Mickey Mouse turns 90
It is hard to believe, but Mickey Mouse is celebrating his 90th birthday this year. For an old mouse, he still looks pretty spry! One of the world’s most universally recognized and enduring personalities, Mickey Mouse sailed into our lives on November 18, 1928, in the animated black-and-white film short Steamboat Willie that premiered at the Colony Theatre in New York City. This was a turning point in the history of animation, as Walt Disney introduced the new technique of “synchronized sound”—movements on the screen corresponded with the music and sound effects.
But did you know Mickey was not Walt Disney’s first cartoon character, nor was Steamboat Willie the first film made starring Mickey Mouse? In 1923, Walt and his brother Roy founded a small animation studio in Hollywood. Disney landed a deal with Universal Pictures through a distributor, creating a series of funny animal cartoons. One of his creations, Oswald the Lucky Rabbit, became an overnight sensation. The success of Oswald encouraged Disney to ask for a raise, but instead the distributor claimed Oswald as its own. Disney was out of a job.
Disappointed but not deterred, Disney, along with his friend and fellow animator Ub Iwerks, co-created a new cartoon character: Mickey Mouse. There are multiple stories about how Disney and Iwerks chose the name “Mickey” for their new character. One story is that the men originally chose the name Mortimer, but that Disney’s wife convinced him to change the name to Mickey. An arguably more believable story is that the men based the mouse on a wooden toy, patented in 1926 by Rene D. Grove for the Performo-Toy Co., Inc., that had the name “Micky” written in a red circle across its chest. Lesson learned from his experience with Oswald, Disney promptly registered his character with the U.S. Patent Office.
In May 1928, Disney produced his first silent cartoon short, Plane Crazy, starring his new anthropomorphic character, Mickey Mouse. The cartoon was not well received by the studio, so it was put aside. Six months later, Mickey Mouse finally made his public debut in the black-and-white film short Steamboat Willie.
The premiere of Steamboat Willie marked a breakthrough moment in animation history not just for the character, but for the introduction of sound. The film lasted a mere seven minutes and the plot was simple. Mickey is a deckhand on a steamship who causes trouble and chaos for the Captain. Minnie Mouse makes her debut when Mickey plucks her off the riverbank with a crane and drops her on the boat. Using makeshift instruments found aboard, such as garbage cans, pots and pans, barrels, and washboards, Mickey serenades his sweetheart, Minnie.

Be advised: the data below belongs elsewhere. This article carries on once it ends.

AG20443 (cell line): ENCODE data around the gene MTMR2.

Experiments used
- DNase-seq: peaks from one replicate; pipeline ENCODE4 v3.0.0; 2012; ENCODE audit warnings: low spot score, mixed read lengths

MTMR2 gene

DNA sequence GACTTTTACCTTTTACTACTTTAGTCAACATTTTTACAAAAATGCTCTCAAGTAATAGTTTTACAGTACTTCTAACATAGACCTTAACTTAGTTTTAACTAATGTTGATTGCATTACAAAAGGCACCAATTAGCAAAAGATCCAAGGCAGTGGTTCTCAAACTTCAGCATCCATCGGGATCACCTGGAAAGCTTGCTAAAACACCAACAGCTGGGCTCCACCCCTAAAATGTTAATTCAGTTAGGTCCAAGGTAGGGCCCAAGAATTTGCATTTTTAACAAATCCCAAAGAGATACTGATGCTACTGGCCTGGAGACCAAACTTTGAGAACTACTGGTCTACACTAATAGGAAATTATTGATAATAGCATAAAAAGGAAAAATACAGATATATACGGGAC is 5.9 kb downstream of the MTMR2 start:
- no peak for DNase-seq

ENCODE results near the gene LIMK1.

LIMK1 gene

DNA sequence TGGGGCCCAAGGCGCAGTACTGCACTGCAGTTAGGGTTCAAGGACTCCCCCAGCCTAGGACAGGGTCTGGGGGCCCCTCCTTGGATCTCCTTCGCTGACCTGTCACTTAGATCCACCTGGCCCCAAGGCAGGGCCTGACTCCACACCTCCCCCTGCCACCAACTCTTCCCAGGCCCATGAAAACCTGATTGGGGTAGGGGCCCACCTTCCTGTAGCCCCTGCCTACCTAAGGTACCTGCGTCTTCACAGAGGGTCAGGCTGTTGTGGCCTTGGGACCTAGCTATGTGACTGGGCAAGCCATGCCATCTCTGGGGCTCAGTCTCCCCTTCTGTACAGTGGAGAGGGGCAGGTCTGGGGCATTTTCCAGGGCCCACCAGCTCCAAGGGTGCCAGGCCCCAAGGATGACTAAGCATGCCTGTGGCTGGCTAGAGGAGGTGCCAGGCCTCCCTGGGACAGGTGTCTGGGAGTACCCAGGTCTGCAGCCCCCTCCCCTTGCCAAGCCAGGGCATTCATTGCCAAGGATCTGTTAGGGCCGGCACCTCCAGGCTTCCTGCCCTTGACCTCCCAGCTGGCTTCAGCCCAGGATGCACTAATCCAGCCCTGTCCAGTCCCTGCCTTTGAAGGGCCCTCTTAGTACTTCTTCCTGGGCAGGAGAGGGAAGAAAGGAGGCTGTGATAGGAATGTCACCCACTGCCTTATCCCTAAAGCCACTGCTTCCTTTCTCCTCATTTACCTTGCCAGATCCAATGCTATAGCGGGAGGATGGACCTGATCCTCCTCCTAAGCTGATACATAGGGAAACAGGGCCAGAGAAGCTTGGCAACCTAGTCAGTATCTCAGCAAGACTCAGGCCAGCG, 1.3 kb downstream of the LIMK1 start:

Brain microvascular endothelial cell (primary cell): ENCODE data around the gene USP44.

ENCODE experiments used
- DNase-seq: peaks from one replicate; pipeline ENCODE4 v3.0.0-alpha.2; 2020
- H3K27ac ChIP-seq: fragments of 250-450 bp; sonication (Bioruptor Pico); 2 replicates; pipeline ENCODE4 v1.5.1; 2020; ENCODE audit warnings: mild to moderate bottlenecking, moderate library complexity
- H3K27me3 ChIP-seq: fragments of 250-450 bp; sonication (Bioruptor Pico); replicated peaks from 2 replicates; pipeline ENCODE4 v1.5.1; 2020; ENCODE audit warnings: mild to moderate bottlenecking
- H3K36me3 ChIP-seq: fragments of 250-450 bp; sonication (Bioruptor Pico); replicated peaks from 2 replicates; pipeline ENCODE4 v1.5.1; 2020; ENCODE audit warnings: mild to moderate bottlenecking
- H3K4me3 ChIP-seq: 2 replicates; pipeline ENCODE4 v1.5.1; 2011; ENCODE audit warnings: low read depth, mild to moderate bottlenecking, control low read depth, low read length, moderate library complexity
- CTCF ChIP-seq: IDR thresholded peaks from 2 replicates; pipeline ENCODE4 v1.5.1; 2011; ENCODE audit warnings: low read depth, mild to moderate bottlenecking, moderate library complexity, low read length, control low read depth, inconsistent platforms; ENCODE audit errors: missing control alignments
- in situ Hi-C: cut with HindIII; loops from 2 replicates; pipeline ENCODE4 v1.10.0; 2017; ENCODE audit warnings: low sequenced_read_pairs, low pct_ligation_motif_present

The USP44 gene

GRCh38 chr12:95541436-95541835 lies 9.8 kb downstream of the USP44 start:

The cartoon’s major innovation was synchronized sound—something we now take for granted. For the first time the soundtrack corresponded to the actions on the screen with the characters acting in cue with the voices and music. The music for the cartoon was provided by a 17-piece orchestra, including a harmonica player and three sound-effects men. While we cannot be certain, most of the animation was probably done by Iwerks, under the close supervision of Disney, who voiced all the characters. Steamboat Willie was a sensation after its premiere in New York City, and Mickey began to achieve worldwide recognition. Today, his likeness is one of the most widely used images for products and advertisements.
Over the years, Mickey Mouse has gone through several transformations to his physical appearance and personality. In his early years, the impish and mischievous Mickey looked more rat-like, with a long pointy nose, black eyes, a smallish body with spindly legs and a long tail. Parents wrote in expressing dismay at Mickey’s antics in the cartoons and complained that Mickey was no role model for children. Fred Moore, a Disney animator stepped in to refine Mickey’s physical image and his character. The change was gradual but significant; Mickey’s eyes were enlarged and pupils were added to make him more expressive and life like. His ears became rounder and more pronounced, his nose was shortened, and his physique took on a short, stocky build—more youthful and childlike. More importantly, Mickey dropped his insolent attitude and became a happy, funny, polite, and kindhearted mouse—a much more acceptable role model for his biggest fans: children. The rest is history. Today, Mickey Mouse is a universal and much-loved figure that is the heart and soul of the Disney organization.